Wednesday, 15 August 2012

Messages and messengers

The oldest political game in town is that when you have no reply to the message, you attack the messenger.
Here is a typical example:
The Times Logo by

Dinosaurs and democracy

What a shame for Alex Sceberras Trigona to write about democracy (August 8)! He never knew where democracy started. How dare he preach to us about it?

We who knew him at the University in the days he was president of the Students’ Representative Council and beyond clearly understand what slime and hypocrisy is all about. As Minister of Foreign Affairs he courted the two most dangerous people in the world on our behalf and this under Malta’s most despotic government ever (is it to be repeated?).

Dinosaurs should be in museums not running around with supposedly progressive and moderate movements (sic). I rest my case and will say no more.


Irrespective of AST's credentials in democracy  and the study of dinosaurs, his original contribution raised interesting points which need to be debated by constitutional experts.   To a legal layman the issue is not straightforward.   If the Constitution provides for granting additional seats so that the party that obtained an absolute or relative majority in a two-party parliament can govern, what should happen when that government loses its absolute or relative majority when one of its members resigns from the party and keeps his seat as an independent?  In such an event, as presently,  government no longer holds a relative majority of votes and parliament is no longer a two party affair.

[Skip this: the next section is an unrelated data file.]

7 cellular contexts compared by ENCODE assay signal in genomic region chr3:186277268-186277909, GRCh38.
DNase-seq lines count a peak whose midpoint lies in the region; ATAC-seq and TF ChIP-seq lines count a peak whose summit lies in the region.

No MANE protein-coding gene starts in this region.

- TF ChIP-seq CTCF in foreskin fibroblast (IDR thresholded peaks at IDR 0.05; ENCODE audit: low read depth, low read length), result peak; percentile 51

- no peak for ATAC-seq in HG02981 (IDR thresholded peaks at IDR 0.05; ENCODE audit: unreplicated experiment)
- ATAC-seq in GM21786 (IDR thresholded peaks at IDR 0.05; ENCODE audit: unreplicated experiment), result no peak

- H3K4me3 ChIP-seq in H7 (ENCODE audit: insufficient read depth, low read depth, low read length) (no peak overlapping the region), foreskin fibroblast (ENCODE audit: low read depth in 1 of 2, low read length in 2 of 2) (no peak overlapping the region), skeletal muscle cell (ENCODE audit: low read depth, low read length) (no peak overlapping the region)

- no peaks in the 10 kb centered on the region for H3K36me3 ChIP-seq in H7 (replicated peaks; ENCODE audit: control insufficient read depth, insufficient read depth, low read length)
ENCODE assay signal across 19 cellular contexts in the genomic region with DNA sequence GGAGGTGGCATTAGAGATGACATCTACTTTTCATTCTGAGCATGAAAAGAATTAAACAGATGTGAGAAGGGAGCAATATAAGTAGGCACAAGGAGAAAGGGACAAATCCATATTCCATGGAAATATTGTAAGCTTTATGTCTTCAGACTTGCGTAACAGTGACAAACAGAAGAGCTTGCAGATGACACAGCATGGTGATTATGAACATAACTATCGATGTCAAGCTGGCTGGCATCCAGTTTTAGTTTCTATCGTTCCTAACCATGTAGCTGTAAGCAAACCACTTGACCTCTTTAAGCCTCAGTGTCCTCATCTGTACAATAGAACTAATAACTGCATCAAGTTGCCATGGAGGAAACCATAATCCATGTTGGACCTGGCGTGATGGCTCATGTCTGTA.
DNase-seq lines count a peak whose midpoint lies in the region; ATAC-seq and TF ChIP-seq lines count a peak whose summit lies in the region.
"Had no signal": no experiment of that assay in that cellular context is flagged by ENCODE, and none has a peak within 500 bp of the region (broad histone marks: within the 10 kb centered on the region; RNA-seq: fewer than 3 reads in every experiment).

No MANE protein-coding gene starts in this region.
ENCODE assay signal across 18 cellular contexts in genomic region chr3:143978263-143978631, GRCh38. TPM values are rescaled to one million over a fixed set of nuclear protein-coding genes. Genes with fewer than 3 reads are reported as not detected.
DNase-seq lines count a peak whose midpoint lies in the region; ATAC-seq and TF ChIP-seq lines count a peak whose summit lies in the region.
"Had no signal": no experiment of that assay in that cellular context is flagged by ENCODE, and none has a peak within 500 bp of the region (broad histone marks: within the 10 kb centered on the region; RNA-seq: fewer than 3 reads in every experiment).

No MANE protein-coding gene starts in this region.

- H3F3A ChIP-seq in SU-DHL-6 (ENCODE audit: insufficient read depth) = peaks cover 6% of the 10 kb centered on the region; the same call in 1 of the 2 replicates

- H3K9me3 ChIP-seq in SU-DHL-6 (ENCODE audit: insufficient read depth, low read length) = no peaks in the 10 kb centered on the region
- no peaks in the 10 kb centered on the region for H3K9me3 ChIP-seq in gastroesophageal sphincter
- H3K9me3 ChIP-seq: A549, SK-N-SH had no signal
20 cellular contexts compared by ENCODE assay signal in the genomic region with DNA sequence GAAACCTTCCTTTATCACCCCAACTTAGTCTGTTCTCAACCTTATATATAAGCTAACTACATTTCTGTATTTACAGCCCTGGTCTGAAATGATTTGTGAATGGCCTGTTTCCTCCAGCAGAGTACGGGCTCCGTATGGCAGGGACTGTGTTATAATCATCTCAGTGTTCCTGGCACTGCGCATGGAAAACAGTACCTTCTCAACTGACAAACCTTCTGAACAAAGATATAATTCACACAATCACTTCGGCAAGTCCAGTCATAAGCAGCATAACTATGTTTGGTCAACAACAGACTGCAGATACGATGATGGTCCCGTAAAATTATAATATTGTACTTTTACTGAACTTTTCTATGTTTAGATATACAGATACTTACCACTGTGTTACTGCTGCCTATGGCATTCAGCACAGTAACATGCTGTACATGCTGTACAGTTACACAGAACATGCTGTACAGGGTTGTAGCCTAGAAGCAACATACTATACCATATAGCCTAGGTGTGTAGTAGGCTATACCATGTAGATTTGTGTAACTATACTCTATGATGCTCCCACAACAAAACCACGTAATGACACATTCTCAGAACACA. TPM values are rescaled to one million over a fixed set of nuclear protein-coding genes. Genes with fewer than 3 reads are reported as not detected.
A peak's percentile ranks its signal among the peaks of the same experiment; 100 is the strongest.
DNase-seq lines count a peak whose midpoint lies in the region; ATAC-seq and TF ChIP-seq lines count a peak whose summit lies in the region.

Perhaps at this late stage of the legislature this is a moot point but it still ought to be discussed by constitutional experts.  Dr Austin Sammut could have contributed to it better than by trying to kill the messenger.

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